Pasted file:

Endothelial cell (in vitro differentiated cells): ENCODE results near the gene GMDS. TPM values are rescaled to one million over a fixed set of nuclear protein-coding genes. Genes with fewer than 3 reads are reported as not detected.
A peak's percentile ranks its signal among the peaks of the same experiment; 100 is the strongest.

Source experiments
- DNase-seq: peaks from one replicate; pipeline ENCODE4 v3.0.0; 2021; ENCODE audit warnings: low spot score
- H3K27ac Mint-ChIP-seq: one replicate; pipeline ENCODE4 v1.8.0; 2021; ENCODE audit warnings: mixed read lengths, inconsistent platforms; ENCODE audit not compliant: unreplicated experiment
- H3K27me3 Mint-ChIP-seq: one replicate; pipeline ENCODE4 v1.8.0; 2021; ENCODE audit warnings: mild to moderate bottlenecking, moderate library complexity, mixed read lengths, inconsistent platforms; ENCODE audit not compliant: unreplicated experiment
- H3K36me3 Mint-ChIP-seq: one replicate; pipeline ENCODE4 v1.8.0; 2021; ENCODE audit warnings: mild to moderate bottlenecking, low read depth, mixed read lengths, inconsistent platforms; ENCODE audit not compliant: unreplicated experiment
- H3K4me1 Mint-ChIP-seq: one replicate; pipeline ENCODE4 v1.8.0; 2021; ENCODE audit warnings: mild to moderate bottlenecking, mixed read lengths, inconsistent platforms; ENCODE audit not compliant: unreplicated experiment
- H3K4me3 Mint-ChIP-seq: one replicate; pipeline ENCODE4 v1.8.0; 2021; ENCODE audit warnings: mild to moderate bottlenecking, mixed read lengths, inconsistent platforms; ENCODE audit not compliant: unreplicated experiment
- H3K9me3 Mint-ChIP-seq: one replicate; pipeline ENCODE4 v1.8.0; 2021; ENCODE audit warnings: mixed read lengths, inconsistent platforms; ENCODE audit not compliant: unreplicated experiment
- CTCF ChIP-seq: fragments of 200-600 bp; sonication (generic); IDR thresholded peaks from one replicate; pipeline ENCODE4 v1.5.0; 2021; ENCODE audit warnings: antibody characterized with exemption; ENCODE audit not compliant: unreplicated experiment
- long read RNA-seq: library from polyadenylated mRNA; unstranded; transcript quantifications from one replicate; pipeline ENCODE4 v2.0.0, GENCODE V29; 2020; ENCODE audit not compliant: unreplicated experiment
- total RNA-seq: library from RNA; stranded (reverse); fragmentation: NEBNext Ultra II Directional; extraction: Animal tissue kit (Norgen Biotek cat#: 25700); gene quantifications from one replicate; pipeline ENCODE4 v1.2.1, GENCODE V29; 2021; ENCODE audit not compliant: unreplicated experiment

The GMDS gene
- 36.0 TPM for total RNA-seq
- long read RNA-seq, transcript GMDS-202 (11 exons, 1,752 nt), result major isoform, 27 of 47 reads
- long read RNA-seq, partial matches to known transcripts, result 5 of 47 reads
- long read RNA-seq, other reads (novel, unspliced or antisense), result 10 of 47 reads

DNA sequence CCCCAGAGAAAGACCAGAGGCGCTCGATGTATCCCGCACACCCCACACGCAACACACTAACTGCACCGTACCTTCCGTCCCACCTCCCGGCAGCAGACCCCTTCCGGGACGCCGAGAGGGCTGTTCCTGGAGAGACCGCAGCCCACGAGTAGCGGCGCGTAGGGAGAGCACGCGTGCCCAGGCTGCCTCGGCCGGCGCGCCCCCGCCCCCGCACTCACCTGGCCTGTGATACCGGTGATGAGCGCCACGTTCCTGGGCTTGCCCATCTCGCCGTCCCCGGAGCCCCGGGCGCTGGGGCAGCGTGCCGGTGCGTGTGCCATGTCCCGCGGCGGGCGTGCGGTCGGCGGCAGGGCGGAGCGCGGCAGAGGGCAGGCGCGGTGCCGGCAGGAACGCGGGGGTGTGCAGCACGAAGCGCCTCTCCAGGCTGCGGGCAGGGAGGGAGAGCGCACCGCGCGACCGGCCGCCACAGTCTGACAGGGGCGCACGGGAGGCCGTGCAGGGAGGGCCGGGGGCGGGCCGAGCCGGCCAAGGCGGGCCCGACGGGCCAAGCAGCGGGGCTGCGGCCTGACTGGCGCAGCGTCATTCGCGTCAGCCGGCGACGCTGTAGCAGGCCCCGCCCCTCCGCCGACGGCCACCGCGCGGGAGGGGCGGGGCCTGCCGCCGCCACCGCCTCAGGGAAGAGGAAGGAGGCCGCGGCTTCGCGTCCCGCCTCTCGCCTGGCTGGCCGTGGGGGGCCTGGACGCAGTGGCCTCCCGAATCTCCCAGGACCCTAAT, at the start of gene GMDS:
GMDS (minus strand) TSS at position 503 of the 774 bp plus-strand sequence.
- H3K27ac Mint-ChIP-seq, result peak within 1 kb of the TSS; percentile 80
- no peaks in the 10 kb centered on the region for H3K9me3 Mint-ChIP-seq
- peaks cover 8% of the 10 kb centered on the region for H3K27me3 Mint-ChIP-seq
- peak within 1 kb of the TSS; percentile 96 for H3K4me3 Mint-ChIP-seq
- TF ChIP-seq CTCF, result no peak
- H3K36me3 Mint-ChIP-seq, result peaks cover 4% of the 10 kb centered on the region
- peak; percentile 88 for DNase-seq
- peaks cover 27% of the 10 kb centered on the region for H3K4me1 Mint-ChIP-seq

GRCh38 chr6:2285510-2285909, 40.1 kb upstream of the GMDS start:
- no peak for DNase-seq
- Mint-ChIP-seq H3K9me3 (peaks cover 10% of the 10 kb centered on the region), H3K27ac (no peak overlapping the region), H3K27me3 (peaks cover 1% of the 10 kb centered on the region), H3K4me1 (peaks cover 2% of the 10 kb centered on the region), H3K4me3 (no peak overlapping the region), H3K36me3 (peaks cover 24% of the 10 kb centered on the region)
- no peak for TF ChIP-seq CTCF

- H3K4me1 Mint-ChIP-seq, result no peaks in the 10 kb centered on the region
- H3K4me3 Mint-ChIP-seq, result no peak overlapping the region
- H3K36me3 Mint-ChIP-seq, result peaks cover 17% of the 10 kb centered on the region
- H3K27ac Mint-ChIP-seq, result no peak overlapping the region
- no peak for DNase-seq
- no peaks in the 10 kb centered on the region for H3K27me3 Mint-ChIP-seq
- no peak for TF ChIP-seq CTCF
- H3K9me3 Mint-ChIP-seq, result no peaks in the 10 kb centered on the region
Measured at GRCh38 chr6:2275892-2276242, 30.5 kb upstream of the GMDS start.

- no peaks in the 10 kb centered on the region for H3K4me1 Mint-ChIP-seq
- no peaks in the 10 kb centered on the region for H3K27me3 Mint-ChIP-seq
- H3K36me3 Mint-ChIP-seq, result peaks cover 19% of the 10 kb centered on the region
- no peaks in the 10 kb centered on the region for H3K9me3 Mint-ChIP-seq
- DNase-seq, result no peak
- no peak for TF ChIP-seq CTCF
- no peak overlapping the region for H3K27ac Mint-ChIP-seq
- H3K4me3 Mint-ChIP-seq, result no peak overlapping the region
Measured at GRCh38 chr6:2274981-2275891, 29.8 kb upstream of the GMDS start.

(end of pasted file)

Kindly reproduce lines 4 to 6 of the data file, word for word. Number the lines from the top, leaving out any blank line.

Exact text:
- DNase-seq: peaks from one replicate; pipeline ENCODE4 v3.0.0; 2021; ENCODE audit warnings: low spot score
- H3K27ac Mint-ChIP-seq: one replicate; pipeline ENCODE4 v1.8.0; 2021; ENCODE audit warnings: mixed read lengths, inconsistent platforms; ENCODE audit not compliant: unreplicated experiment
- H3K27me3 Mint-ChIP-seq: one replicate; pipeline ENCODE4 v1.8.0; 2021; ENCODE audit warnings: mild to moderate bottlenecking, moderate library complexity, mixed read lengths, inconsistent platforms; ENCODE audit not compliant: unreplicated experiment